What is the difference between extended depth of field (EDOF) and multifocal lenses?

Typically a multifocal lens aims to give a larger range of vision compared to the extended depth field lens. The downside of the multifocal lens is a higher rate of visual phenomena including glare and halos. An advantage of the extended depth of field (EDOF) lens is that its design elongates the range of vision compared to the multifocal which works best in three distinct zones (distance, intermediate and reading). This means the multifocal has blurred patches between zones where the EDOF has a smoother transition.

Can anyone have a multifocal lens?

No, there are many scenarios where implantation of a multifocal lens is contraindicated. These include but are not limited to the following:

· Any patient who suffers from Glaucoma, Macular Degeneration, Diabetic eye disease, moderate to severe dry eye, Corneal Dystrophy, Epi-retinal Membrane or any other ocular condition that may compromise vision. Essentially the best candidate for a multifocal lens is a patient with no pre-existing ocular comorbidity.

· A patient who has irregular astigmatism or a high degree of regular astigmatism that is outside the range that is correctable by a multifocal lens is not a suitable candidate.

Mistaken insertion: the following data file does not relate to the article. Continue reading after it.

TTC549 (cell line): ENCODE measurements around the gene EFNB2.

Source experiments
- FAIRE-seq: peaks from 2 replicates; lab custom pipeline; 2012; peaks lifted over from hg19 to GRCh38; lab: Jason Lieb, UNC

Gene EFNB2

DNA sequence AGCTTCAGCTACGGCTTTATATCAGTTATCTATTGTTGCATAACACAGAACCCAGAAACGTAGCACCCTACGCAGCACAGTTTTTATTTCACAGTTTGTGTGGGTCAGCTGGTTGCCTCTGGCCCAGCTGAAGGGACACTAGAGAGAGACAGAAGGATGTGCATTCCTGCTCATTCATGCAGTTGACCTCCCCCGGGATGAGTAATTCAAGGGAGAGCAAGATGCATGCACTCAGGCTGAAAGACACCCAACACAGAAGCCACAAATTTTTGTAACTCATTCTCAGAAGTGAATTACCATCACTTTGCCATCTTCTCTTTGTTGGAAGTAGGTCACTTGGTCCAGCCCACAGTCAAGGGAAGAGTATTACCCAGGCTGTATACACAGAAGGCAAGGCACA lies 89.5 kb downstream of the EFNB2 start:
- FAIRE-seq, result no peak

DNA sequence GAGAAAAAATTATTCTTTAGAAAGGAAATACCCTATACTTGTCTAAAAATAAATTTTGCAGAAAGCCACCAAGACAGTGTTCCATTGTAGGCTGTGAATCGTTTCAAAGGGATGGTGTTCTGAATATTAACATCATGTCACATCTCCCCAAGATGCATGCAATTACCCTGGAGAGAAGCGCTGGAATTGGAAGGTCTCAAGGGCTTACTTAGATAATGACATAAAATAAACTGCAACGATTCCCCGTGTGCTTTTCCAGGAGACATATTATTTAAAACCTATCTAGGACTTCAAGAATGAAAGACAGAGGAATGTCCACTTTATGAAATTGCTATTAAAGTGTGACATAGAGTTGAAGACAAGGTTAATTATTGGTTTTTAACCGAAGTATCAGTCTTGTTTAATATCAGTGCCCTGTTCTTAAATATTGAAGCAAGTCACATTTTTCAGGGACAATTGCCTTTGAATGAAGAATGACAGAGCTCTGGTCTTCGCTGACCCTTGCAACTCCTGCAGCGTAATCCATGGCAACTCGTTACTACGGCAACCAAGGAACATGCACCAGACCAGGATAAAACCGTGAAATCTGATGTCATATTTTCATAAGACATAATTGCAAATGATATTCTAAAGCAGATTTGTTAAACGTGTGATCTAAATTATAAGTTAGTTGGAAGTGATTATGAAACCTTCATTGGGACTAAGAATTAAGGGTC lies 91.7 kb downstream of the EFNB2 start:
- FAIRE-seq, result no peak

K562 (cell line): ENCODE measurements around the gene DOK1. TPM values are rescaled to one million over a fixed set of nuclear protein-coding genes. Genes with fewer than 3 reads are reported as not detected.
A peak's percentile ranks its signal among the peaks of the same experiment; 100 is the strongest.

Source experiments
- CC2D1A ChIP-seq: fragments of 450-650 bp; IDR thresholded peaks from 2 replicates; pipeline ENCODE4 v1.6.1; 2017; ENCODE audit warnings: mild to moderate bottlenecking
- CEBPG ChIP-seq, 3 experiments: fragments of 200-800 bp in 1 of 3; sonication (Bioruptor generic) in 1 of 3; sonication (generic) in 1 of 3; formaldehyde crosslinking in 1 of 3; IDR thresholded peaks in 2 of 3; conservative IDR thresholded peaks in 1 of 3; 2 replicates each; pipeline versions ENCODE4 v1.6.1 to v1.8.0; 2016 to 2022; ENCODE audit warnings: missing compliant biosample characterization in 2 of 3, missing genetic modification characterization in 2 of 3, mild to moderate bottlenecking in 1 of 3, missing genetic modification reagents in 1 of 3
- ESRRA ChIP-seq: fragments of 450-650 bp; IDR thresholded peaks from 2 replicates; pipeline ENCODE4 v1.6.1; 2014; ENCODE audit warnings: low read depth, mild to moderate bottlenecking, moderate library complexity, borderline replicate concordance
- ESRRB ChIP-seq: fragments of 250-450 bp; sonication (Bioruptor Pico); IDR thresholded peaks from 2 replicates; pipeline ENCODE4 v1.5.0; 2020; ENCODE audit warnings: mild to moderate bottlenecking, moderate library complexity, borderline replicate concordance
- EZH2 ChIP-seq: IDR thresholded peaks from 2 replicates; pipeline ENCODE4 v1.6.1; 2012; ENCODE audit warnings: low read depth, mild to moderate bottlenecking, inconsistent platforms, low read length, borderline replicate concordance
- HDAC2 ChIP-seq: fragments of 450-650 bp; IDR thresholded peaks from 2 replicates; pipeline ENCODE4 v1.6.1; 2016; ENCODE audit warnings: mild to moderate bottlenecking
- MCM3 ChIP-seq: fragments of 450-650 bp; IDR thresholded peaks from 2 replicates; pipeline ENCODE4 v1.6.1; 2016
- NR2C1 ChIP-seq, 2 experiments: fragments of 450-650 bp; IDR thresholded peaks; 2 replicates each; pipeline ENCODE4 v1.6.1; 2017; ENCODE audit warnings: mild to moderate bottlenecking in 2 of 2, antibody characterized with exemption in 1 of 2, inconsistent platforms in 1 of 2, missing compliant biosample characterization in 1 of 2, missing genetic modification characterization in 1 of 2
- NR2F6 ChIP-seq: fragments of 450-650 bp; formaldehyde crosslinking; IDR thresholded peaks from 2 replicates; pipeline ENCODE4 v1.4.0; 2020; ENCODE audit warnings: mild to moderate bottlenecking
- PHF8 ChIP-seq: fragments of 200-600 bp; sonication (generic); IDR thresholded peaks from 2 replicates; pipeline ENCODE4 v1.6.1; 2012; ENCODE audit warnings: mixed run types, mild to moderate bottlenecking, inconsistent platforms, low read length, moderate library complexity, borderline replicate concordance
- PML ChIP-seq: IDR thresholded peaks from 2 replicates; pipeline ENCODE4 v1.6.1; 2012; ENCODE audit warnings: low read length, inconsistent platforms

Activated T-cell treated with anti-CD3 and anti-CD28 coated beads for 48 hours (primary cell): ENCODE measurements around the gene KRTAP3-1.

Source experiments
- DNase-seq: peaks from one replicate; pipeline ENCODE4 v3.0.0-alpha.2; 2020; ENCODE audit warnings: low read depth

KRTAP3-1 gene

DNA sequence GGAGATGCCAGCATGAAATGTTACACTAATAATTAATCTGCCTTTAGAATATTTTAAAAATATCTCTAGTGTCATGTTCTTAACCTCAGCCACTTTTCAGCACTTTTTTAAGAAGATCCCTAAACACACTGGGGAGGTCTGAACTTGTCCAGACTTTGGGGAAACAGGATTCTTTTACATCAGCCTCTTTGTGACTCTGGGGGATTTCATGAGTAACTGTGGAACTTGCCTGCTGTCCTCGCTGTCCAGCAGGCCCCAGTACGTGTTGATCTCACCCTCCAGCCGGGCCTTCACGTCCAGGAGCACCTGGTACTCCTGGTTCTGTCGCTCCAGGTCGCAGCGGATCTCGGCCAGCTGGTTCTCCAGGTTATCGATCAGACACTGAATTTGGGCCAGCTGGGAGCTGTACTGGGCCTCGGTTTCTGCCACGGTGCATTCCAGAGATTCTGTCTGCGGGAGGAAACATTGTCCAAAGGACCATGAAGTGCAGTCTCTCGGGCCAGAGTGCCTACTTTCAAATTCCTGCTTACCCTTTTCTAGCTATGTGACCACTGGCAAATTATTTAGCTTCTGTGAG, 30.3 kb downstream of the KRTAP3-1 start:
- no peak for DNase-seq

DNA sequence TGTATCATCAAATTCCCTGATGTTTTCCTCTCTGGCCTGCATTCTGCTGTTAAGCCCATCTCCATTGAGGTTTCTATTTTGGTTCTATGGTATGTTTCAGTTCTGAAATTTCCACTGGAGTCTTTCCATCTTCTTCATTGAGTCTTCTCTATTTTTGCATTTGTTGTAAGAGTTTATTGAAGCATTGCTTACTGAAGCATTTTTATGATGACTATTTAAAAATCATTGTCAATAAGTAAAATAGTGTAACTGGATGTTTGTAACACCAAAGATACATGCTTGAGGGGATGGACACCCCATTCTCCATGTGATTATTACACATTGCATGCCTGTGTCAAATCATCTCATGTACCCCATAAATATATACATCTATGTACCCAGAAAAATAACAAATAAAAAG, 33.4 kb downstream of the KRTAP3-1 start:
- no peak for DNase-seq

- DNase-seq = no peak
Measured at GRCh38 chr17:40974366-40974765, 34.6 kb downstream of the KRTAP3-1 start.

· A person who commonly works at night e.g. a truck driver is a poor candidate, as the glare and halos which can occur at night could compromise their ability to work.

· A patient who requires a high degree of visual acuity e.g a shooter or a photographer who depend on very high levels of visual needs will not appreciate any drop in contrast or sharpness of images that can occur with a multifocal lens.

Does it cost more for a multifocal lens?

Private health insurance will cover the cost of a multifocal lens. A patient who does not have private health insurance will incur an additional cost for a multifocal lens. This can often be a significant difference in price compared to a monofocal lens. Any patient who is funding their own surgery also needs to consider the risk of additional costs associated with replacing the lens, if they are not satisfied with the quality of vision or they develop glare and halos associated with the lens.


Which lens should I choose?

There is no one lens that suits all situations. The aim of your cataract consultation will be deciding which lens will best suit your lifestyle and more importantly which lenses you should avoid.


· If you have no issue with wearing reading glasses then a monofocal lens is the best choice. It will give you the best quality of vision and the lowest risk of developing unwanted side-effects.

· If you are highly motivated to reduce your dependence on glasses then a multifocal lens is your best option. The first step to a satisfactory outcome is understanding the limitations of the technology which include a potential drop in contrast and the risk of glare and halos. A reassuring factor is that your brain adapts extremely well to these lenses and often the initial glare and halos noted early on, will reduce with time.

To obtain expert help in making a lens choice in cataract surgery – make an appointment with Dr Ryan

A higher standard of care for eye conditions.

Book your appointment below or call our eye centre to schedule your consultation. Our friendly team is happy to answer any questions you may have.